Amú/Cótaí Dearga are two short dance pieces, each about half an hour in length that were presented as part of the Dublin Dance Festival, in the Civic Theatre on May 28th for one night only.
Amú is a solo dance piece by Robert Jackson, which uses film and sound bites. The dancer is on stage as the lights go up, standing barefoot in unusual garb for a dancer. He looks more like an office worker in blue shirt, jumper and pants. There is a length of black fabric on one side of the stage and white on the other. The fabric runs along the floor and then up to a rail hanging high above the stage.
According to the associated text, the piece references the work of artist William Utermohlen, poet John Killick and the HSE, and is a meditation on loss and resilience, although in truth you would be doing well to work this out for yourself. The piece stands easily in its own right and is unnerving and unsettling.
At the opening of the performance, Jackson dances without music accompaniment, with only the sound of his breathing. At another times he performers over sounds of voices or of nature and occasionally instruments. His movements are harsh and deliberately lack fluidity, as he explores unusual poses and stances. These are awkward and at times almost look disjointed, but this adds to the drama and the visual appeal.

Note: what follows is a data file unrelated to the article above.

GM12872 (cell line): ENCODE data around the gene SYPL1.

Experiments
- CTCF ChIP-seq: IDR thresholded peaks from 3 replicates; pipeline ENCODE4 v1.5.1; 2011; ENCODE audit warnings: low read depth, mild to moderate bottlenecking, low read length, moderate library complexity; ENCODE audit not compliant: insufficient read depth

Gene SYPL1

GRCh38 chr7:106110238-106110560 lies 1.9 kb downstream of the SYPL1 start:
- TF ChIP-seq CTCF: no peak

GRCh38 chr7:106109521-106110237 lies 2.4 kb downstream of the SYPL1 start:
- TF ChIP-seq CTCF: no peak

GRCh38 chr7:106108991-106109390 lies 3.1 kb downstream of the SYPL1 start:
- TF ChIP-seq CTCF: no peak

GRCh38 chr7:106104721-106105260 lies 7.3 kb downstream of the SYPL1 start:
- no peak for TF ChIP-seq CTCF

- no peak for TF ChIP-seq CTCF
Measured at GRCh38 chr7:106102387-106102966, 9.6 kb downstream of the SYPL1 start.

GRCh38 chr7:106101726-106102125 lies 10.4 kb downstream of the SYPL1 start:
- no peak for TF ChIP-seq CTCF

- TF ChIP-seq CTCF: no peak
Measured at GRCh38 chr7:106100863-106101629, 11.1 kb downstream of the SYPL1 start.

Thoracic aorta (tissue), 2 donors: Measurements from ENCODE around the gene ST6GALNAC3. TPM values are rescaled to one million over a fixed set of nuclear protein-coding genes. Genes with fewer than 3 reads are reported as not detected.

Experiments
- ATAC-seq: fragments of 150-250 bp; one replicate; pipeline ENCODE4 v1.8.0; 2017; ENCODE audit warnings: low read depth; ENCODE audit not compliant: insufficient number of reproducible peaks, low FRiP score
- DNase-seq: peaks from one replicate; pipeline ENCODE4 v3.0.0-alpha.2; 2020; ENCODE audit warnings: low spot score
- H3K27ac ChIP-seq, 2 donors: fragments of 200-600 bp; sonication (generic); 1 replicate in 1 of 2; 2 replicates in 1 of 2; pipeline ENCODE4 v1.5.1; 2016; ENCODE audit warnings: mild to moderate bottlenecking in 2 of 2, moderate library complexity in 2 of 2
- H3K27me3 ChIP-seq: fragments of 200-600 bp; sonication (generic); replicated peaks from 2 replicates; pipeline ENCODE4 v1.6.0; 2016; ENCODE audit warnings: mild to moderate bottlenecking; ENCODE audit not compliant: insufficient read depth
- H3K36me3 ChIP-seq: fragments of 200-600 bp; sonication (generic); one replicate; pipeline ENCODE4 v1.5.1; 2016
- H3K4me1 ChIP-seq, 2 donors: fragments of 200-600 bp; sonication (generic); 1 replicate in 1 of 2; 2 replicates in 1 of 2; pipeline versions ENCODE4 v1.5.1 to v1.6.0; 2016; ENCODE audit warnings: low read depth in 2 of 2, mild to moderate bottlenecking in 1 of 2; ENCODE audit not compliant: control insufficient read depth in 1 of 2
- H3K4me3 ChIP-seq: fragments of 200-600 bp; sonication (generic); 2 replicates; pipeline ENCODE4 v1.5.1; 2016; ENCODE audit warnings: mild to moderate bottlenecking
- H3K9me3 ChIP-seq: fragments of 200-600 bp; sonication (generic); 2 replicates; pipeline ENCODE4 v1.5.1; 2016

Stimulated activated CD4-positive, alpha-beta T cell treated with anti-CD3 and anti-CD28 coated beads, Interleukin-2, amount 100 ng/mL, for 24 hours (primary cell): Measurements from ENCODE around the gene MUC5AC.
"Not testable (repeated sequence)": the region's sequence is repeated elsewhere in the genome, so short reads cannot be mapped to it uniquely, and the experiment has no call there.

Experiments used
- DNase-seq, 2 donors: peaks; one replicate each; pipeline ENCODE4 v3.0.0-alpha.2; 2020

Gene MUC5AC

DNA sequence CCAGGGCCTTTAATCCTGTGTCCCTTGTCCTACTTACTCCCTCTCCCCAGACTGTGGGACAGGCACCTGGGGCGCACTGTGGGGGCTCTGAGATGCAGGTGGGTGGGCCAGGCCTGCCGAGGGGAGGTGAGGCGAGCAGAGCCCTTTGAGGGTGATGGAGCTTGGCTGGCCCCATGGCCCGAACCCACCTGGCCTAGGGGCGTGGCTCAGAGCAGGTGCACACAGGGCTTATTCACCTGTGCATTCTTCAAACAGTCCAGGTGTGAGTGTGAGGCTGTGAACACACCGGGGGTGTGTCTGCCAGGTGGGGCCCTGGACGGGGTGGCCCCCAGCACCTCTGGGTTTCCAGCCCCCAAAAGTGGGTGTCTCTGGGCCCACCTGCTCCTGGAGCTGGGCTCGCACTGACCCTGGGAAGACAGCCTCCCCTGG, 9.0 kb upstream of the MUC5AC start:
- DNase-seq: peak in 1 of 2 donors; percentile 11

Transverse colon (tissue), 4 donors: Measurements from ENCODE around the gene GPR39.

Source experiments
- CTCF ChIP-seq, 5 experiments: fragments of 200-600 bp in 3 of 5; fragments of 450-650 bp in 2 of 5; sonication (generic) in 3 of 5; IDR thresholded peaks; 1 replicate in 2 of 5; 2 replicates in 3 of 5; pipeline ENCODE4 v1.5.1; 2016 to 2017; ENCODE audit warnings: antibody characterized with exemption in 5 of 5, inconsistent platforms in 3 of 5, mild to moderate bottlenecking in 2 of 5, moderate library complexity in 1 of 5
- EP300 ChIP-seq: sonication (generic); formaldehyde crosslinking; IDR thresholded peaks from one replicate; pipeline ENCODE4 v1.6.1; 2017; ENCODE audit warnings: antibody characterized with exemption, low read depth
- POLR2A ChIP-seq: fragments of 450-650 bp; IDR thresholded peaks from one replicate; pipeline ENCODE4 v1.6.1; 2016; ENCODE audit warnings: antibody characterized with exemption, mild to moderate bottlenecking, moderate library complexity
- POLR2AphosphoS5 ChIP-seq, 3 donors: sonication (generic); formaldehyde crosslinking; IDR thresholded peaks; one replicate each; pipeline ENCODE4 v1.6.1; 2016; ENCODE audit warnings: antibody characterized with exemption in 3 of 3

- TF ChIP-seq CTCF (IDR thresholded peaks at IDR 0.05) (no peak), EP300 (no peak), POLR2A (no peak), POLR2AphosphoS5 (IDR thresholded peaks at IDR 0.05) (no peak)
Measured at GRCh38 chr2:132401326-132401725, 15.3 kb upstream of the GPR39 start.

Cótaí Dearga is quite a different work, with two female dancers performing in loose and playful form. The dancers wear traditional coloured clothes from the Aran islands, with red skirts and black tops. There is a projection on the back wall of the theatre of a cliff top, with strong grey stone. The movements start small and build as the dancers move to explore different forms. The programme notes explain that the piece is an imagining of a mask ceremony, drawing a link between the shamanistic traditions and that of the Aran Islands.
After the initial sequence, the two dancers pull their skirts over their heads, to form unusual shapes. They use their clothing with great creativity to adapt to a number of different guises, appearing like nuns at times and wild beasts at others.